Supervised learning refers to the usage of so-called ground truth. The ground truth is the golden standard to which the learning algorithm has to adapt. So the tutor in this case tells the student what to learn. The tutor is normally a human expert who labels the data examples to be categorized by the adaptive classifier. This is normally a very tedious process, whose difficulty might be overseen. For instance, in EEG automated data analysis we can think about the problem of computer-based spindle detection in sleep EEG. Spindles are very characteristic waveforms that appear in the EEG at a particular sleep stage. In this case Machine Learning could be applied to distinguish spindle waveforms from the remaining EEG signal. Hence, the first step for applying a supervised algorithm would be to take the EEG streams and label the spindles with a “1” (positive class), whereas the remaining signal samples are labeled as “0” (negative class). To show the difficulty of the labeling process I will tell you about a issue raised within tthe HIVE project works. One of the activities in this project aimed at discovering if non-invasive electrical stimulation of the brain could be used to modulate sleep. So we took data from different sleeping subjects and tried to discover some variations in the features usually used in sleep research to characterize sleep. In this context, 3 different experts were told to label samples belonging to spindles in the EEG signals, i.e. generating the ground truth I formerly mentioned. As you can imagine, there were some differences among them. That is why spindle categorization is usually done in sleep labs as a result of consensus among several experts, as was explained by Periklis Ktonas (our sleep expert) at one of the project’s meetings. This example illustrates how complex the labeling of data can become, particularly in EEG analysis. Nevertheless it might be given as an obvious consequence of the data acquisition protocol in some other cases like in Brain-Computer Interface (BCI) paradigms.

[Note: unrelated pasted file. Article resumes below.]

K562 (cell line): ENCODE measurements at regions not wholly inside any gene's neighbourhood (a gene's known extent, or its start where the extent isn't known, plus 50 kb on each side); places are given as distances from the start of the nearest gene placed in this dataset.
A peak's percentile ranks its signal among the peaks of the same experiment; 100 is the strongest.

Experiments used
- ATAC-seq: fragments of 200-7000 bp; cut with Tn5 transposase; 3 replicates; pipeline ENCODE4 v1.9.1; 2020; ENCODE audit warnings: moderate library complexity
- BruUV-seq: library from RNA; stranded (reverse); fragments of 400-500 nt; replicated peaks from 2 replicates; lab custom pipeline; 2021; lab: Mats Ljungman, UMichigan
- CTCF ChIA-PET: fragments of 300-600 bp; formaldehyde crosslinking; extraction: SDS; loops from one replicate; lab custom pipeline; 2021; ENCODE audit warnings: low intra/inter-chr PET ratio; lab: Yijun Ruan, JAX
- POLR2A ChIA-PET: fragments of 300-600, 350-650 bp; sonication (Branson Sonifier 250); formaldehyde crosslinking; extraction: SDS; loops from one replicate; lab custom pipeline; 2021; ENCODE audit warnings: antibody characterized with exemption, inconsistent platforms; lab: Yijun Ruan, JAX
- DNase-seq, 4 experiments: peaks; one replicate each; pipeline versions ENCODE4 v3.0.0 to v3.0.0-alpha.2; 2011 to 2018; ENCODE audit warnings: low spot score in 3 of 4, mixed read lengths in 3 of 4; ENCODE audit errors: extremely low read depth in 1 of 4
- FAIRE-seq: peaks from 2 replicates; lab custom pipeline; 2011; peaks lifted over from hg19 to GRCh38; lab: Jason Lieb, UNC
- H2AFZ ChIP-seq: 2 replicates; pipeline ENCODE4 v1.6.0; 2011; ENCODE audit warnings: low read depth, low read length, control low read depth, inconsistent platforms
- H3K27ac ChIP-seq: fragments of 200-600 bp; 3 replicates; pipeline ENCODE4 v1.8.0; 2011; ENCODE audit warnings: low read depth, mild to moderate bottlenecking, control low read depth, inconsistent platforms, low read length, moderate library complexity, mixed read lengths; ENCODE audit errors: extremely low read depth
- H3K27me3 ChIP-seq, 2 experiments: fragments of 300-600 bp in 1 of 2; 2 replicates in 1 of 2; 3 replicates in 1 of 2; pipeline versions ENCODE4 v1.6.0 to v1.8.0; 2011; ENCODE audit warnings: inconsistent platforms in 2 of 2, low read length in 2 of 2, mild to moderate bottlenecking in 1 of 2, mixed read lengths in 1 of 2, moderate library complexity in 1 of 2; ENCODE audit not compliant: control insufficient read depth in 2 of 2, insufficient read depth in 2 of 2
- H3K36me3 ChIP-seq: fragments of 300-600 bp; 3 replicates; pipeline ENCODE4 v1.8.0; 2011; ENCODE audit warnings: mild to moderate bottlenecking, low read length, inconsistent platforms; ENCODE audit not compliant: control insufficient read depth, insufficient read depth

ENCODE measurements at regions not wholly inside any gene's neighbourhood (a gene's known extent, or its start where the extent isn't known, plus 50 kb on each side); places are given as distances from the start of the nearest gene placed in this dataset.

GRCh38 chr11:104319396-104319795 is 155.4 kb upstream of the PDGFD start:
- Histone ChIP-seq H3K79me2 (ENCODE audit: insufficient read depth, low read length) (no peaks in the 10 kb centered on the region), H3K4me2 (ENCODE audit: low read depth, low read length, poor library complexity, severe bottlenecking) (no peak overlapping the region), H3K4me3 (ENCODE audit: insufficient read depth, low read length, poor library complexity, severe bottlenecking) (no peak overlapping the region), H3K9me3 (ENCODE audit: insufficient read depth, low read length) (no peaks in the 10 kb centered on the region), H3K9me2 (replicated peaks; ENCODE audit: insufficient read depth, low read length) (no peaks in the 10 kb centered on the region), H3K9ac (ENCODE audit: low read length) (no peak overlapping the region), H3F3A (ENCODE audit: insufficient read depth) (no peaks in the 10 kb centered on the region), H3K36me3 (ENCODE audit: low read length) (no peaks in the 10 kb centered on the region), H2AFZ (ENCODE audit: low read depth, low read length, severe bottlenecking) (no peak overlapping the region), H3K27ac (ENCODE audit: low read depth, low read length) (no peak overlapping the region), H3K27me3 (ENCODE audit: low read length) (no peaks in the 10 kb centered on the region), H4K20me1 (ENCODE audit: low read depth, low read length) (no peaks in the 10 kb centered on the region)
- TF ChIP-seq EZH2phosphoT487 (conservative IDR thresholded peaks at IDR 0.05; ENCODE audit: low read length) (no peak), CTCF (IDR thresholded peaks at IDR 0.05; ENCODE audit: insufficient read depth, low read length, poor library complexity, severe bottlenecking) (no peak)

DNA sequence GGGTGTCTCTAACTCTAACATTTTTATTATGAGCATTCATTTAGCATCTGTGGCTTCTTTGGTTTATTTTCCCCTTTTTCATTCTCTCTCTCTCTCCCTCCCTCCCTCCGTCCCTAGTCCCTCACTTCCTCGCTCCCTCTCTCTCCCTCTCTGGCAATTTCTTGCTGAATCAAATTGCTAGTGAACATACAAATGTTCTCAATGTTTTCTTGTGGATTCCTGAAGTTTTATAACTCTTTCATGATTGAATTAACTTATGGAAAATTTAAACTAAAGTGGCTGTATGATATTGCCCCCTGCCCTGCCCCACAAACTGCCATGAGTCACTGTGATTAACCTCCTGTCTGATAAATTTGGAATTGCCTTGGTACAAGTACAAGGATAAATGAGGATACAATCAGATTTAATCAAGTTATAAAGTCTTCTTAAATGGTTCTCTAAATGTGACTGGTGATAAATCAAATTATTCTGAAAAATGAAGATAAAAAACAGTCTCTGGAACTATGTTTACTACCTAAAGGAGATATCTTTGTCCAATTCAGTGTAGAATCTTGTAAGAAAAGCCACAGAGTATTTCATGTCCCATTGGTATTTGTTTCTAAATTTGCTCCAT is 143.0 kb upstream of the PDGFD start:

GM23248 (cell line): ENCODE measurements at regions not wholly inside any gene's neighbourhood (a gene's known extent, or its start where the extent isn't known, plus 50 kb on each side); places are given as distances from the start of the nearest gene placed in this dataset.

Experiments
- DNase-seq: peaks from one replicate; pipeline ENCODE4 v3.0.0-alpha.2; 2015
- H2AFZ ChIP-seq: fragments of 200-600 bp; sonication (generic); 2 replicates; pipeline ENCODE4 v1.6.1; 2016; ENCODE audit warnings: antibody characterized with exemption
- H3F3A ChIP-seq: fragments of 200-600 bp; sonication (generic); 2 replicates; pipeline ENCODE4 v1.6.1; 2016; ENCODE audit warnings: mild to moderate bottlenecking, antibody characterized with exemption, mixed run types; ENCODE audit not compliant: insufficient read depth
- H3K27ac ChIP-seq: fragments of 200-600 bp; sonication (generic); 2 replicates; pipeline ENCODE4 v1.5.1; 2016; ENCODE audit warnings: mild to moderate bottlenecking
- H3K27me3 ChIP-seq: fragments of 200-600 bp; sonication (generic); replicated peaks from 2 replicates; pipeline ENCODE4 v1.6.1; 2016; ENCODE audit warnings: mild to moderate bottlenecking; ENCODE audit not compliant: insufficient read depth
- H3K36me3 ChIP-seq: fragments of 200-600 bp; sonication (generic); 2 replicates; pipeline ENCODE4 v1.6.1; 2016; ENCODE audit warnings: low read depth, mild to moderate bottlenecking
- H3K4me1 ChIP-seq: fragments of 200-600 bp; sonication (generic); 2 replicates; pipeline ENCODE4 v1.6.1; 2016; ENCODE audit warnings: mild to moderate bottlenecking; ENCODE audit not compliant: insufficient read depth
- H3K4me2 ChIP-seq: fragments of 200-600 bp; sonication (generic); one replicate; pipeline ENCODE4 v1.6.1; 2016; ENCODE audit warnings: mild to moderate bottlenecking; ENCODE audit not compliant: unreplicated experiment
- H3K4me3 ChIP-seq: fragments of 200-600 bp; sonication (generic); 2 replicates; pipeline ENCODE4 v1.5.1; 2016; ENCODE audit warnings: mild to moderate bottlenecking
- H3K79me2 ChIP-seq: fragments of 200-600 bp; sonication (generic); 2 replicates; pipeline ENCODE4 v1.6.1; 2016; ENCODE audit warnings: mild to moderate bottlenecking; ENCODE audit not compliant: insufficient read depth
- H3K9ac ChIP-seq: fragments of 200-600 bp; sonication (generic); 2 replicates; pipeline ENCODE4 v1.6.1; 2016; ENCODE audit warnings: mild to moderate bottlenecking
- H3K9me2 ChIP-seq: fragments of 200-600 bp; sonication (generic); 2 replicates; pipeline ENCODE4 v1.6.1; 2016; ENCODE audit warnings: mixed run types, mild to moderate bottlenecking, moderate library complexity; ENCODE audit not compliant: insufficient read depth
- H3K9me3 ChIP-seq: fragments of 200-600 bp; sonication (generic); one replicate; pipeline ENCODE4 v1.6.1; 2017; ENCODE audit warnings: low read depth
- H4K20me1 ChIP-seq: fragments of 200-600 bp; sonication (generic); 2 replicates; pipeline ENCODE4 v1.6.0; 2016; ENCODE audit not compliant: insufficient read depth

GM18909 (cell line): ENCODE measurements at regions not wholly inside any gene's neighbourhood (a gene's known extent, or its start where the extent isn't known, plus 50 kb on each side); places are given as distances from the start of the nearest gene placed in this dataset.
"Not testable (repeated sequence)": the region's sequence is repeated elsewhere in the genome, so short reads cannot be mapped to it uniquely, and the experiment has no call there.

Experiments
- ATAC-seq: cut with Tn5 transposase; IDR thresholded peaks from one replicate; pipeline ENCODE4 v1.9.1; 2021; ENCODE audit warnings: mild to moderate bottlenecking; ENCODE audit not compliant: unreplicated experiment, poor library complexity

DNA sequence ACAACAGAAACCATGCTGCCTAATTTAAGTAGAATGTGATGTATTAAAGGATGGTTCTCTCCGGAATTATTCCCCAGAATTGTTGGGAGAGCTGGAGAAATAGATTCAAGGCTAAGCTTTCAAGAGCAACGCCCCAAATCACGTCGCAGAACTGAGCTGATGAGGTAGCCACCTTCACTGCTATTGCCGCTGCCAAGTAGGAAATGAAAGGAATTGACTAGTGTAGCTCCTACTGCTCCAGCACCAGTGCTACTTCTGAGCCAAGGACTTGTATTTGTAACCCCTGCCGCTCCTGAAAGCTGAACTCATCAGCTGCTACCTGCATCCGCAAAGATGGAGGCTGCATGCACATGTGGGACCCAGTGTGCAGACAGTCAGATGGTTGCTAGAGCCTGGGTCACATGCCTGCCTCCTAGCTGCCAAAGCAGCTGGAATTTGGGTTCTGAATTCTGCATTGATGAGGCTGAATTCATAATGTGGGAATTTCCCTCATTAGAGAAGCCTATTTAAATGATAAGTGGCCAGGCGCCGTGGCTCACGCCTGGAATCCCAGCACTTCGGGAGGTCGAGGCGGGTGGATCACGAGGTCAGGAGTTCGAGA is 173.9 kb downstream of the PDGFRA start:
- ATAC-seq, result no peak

Supervised Learning methods include (to mention some) neural networks, and kernel machines. By the way, kernel-based methods and particularly support vector machines are the preferred ones in the machine learning research community (as well as in medical and clinical application fields). Furthermore, modern development in machine learning takes into account the combination of different supervised methods into so-called classifier ensembles. Here there are several classification procedures instead of the usual pattern recognition approach, where just one is taken into account. Classifier ensembles help by splitting a complex classification problem into several simpler ones. To illustrate this we can deepen a bit further in a well-known machine learning approach for BCI, namely for event detection in the classical spelling application. The approach described in Rakotomamonjy’s paper is based on an ensemble of support vector machines. In this approach each classifier is trained to classify a particular class in the training set, e.g. the first support vector machine is trained with the signals gathered when trying to spell ‘A’, the second SVM is trained to detect ‘B’, and so on. The last stage in such systems combines the multiple classification results through data fusion.